• Sleep is important for growing kids. And, another study just gave more reason why. Toddlers who were asleep by 8 p.m. were less likely to be obese in their teen years, according to the research published in the Journal of Pediatrics

    “Earlier bedtimes were protective against obesity,” Sarah Anderson, lead author and associate professor of epidemiology at Ohio State University told Today.com, adding, “Preschool-age children whose bedtimes are at 8 or before were half as likely to be obese 10 years later.”

    The study involved gathering data from close to 1,000 kids when they were around 4 and a half years old and then again when they were around 15 years old. Anderson and her team found that, at age 15, only one in 10 kids were obese in the children who slept at 8 p.m. or earlier. However, 16 percent of the kids who slept anywhere from 8 p.m. to 9 p.m. were obese. And even worse, 23 percent of kids who slept past 9 p.m. were obese in their teens. 

    “For parents, this reinforces the importance of establishing a bedtime routine,” says Anderson. “It’s something concrete that families can do to lower their child’s risk and it’s also likely to have positive benefits on behavior and on social, emotional and cognitive development.”

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    Anderson adds that tucking a child in bed doesn’t guarantee that she'll be able to fall asleep right away, but establishing a consistent bedtime routine makes it more likely. Here are some tips on how to do just that:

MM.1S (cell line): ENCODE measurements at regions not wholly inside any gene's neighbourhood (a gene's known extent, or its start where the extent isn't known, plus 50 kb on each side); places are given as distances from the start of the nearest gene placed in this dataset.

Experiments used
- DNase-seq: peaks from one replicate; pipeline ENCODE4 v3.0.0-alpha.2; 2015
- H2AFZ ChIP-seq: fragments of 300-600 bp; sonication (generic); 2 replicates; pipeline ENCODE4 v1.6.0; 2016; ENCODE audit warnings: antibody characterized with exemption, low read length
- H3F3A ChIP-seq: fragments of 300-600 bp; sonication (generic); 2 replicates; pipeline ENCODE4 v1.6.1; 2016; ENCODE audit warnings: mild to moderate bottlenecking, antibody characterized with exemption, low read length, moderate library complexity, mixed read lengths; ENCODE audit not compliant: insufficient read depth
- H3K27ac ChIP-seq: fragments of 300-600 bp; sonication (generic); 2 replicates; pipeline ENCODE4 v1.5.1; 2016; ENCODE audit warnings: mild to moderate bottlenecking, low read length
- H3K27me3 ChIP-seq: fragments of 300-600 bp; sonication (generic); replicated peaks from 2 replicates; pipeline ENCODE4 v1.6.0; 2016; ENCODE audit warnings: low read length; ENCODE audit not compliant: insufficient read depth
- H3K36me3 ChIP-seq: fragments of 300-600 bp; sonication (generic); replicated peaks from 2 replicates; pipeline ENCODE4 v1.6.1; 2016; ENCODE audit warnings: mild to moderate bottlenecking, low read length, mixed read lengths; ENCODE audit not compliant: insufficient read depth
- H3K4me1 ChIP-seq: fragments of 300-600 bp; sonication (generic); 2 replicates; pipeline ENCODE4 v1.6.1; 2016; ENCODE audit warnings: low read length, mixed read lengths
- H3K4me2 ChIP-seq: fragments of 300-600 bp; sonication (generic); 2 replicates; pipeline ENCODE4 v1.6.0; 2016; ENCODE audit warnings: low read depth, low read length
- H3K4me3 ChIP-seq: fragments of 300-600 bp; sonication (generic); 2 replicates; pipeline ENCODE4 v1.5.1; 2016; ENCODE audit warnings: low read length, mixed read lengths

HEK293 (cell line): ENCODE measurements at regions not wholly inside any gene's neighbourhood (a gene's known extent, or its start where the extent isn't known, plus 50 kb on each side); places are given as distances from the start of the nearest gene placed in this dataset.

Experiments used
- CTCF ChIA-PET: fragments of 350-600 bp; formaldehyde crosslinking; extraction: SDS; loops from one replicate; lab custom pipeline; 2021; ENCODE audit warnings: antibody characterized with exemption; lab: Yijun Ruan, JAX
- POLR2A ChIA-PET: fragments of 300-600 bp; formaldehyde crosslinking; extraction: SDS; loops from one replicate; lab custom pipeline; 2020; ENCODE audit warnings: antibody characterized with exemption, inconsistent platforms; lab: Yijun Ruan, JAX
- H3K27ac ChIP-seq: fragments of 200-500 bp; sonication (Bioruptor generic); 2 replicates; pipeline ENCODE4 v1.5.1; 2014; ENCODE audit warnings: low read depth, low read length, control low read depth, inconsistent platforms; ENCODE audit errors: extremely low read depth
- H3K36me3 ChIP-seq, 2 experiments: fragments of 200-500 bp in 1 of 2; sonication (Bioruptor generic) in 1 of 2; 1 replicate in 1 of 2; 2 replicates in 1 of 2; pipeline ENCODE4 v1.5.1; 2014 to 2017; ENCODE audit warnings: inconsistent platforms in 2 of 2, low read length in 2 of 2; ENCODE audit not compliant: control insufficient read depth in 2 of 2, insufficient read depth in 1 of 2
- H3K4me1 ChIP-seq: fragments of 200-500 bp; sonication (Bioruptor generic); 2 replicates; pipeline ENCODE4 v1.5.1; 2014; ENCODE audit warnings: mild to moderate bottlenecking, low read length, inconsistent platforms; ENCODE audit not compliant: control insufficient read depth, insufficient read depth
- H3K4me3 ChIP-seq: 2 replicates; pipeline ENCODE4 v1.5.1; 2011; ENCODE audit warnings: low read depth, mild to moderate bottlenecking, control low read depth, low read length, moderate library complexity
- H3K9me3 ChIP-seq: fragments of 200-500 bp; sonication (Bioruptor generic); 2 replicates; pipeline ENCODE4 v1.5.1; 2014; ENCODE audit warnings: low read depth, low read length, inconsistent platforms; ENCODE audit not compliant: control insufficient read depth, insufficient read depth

1. Start the routine early at night. 
    Previous research shows that majority of young kids are biologically pre-programmed to be ready to fall asleep well before 9 p.m. And, according to sleep recommendations from the American Academy of Sleep Medicine, children 3 to 5 years of age should sleep 10 to 13 hours a day so make sure her waking time still fits that number of hours (click here to see full recommendations across all ages). 

    2. Choose the right activities. 

    Establish a routine with activities that will calm your toddler and make it easier for him to get into bed. Some activities you can include could be: brushing his teeth, reading a bedtime story, having a quiet chat and saying goodnight. One tip: “Keep things very basic and simple,” says pediatrician Hannah Chow, MD, of the Loyola University Chicago School of Medicine.  

    3. Work as a team.
    Make sure everyone in the house knows that you’re on a mission to get your child to sleep earlier. Discuss and agree upon a routine with your partner and help each other carry it out consistently. Get your child involved too, by telling her about the new before-bed activities. You can even create a picture chart to help her stick to it. 

    4. Be consistent. 
    They key to getting a routine to stick and actually work is the follow through. Even on weekends and during school breaks, try to stick to the schedule. Kids thrive on routines and soon enough, the his pre-bed activites will come as second nature to him. 

    Sources: WebMD, BabyCentre 

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